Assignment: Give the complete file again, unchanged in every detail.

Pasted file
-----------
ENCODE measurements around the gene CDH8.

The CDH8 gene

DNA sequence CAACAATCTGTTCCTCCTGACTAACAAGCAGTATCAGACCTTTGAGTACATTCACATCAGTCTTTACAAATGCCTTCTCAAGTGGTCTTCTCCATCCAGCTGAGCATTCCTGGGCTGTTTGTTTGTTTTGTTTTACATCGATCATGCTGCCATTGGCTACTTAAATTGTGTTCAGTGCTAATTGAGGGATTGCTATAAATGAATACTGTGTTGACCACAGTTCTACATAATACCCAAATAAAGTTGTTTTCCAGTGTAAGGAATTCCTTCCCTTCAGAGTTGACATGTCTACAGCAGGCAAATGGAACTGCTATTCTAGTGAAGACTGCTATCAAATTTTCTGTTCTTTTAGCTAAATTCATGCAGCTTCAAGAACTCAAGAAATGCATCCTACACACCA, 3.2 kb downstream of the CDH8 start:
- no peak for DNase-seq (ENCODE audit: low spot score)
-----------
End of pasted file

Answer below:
ENCODE measurements around the gene CDH8.

The CDH8 gene

DNA sequence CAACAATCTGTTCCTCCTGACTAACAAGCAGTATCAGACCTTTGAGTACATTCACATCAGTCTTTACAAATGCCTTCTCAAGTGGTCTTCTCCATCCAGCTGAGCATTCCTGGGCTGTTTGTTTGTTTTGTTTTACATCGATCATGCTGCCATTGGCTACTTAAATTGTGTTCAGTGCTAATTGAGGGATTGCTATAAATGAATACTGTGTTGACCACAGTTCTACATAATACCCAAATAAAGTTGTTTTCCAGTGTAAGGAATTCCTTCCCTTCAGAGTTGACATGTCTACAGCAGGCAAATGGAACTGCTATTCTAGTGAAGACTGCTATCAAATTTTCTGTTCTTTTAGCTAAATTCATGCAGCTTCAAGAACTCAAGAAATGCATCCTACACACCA, 3.2 kb downstream of the CDH8 start:
- no peak for DNase-seq (ENCODE audit: low spot score)